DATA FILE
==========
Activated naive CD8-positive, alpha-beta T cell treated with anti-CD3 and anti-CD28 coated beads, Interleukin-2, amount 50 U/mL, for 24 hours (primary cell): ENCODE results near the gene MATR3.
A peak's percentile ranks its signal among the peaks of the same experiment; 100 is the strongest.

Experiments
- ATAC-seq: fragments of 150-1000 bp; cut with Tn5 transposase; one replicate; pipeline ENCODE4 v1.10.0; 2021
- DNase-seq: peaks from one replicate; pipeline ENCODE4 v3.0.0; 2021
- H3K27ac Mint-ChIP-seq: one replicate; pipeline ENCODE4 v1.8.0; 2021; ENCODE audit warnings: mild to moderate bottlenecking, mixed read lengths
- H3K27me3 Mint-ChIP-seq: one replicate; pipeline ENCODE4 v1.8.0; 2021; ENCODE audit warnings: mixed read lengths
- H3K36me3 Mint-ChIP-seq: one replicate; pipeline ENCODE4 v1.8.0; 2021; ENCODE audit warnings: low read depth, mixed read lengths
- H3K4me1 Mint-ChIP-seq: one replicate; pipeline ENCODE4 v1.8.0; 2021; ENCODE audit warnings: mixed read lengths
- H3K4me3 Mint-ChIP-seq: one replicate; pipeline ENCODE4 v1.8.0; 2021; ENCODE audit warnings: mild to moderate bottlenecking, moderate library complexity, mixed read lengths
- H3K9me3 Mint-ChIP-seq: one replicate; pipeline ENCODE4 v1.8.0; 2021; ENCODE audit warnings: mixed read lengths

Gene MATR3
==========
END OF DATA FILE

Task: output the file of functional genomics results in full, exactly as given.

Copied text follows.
Activated naive CD8-positive, alpha-beta T cell treated with anti-CD3 and anti-CD28 coated beads, Interleukin-2, amount 50 U/mL, for 24 hours (primary cell): ENCODE results near the gene MATR3.
A peak's percentile ranks its signal among the peaks of the same experiment; 100 is the strongest.

Experiments
- ATAC-seq: fragments of 150-1000 bp; cut with Tn5 transposase; one replicate; pipeline ENCODE4 v1.10.0; 2021
- DNase-seq: peaks from one replicate; pipeline ENCODE4 v3.0.0; 2021
- H3K27ac Mint-ChIP-seq: one replicate; pipeline ENCODE4 v1.8.0; 2021; ENCODE audit warnings: mild to moderate bottlenecking, mixed read lengths
- H3K27me3 Mint-ChIP-seq: one replicate; pipeline ENCODE4 v1.8.0; 2021; ENCODE audit warnings: mixed read lengths
- H3K36me3 Mint-ChIP-seq: one replicate; pipeline ENCODE4 v1.8.0; 2021; ENCODE audit warnings: low read depth, mixed read lengths
- H3K4me1 Mint-ChIP-seq: one replicate; pipeline ENCODE4 v1.8.0; 2021; ENCODE audit warnings: mixed read lengths
- H3K4me3 Mint-ChIP-seq: one replicate; pipeline ENCODE4 v1.8.0; 2021; ENCODE audit warnings: mild to moderate bottlenecking, moderate library complexity, mixed read lengths
- H3K9me3 Mint-ChIP-seq: one replicate; pipeline ENCODE4 v1.8.0; 2021; ENCODE audit warnings: mixed read lengths

Gene MATR3